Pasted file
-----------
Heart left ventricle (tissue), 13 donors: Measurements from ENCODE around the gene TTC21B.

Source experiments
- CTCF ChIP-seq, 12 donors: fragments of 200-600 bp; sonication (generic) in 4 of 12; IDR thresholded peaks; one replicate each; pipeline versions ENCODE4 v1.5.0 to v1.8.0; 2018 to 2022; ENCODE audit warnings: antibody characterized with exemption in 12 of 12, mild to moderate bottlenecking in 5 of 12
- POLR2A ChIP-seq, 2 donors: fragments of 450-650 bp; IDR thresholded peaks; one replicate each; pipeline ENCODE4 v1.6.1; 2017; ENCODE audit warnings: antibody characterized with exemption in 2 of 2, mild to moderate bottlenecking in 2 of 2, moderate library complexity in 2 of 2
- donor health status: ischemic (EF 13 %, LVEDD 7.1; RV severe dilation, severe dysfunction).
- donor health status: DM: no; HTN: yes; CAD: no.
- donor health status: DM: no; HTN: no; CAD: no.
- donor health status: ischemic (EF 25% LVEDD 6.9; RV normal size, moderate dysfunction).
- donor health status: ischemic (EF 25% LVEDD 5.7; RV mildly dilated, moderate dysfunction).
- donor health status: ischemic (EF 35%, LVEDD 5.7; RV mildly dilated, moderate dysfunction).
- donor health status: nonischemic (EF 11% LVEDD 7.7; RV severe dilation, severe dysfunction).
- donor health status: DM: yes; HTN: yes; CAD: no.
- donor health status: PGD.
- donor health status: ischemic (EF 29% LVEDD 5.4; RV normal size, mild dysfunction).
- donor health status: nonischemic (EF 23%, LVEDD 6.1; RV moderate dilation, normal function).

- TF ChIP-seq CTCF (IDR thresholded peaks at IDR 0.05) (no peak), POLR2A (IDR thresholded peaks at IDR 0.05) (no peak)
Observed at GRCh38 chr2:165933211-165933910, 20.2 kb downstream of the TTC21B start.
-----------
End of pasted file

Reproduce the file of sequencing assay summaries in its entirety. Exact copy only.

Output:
Heart left ventricle (tissue), 13 donors: Measurements from ENCODE around the gene TTC21B.

Source experiments
- CTCF ChIP-seq, 12 donors: fragments of 200-600 bp; sonication (generic) in 4 of 12; IDR thresholded peaks; one replicate each; pipeline versions ENCODE4 v1.5.0 to v1.8.0; 2018 to 2022; ENCODE audit warnings: antibody characterized with exemption in 12 of 12, mild to moderate bottlenecking in 5 of 12
- POLR2A ChIP-seq, 2 donors: fragments of 450-650 bp; IDR thresholded peaks; one replicate each; pipeline ENCODE4 v1.6.1; 2017; ENCODE audit warnings: antibody characterized with exemption in 2 of 2, mild to moderate bottlenecking in 2 of 2, moderate library complexity in 2 of 2
- donor health status: ischemic (EF 13 %, LVEDD 7.1; RV severe dilation, severe dysfunction).
- donor health status: DM: no; HTN: yes; CAD: no.
- donor health status: DM: no; HTN: no; CAD: no.
- donor health status: ischemic (EF 25% LVEDD 6.9; RV normal size, moderate dysfunction).
- donor health status: ischemic (EF 25% LVEDD 5.7; RV mildly dilated, moderate dysfunction).
- donor health status: ischemic (EF 35%, LVEDD 5.7; RV mildly dilated, moderate dysfunction).
- donor health status: nonischemic (EF 11% LVEDD 7.7; RV severe dilation, severe dysfunction).
- donor health status: DM: yes; HTN: yes; CAD: no.
- donor health status: PGD.
- donor health status: ischemic (EF 29% LVEDD 5.4; RV normal size, mild dysfunction).
- donor health status: nonischemic (EF 23%, LVEDD 6.1; RV moderate dilation, normal function).

- TF ChIP-seq CTCF (IDR thresholded peaks at IDR 0.05) (no peak), POLR2A (IDR thresholded peaks at IDR 0.05) (no peak)
Observed at GRCh38 chr2:165933211-165933910, 20.2 kb downstream of the TTC21B start.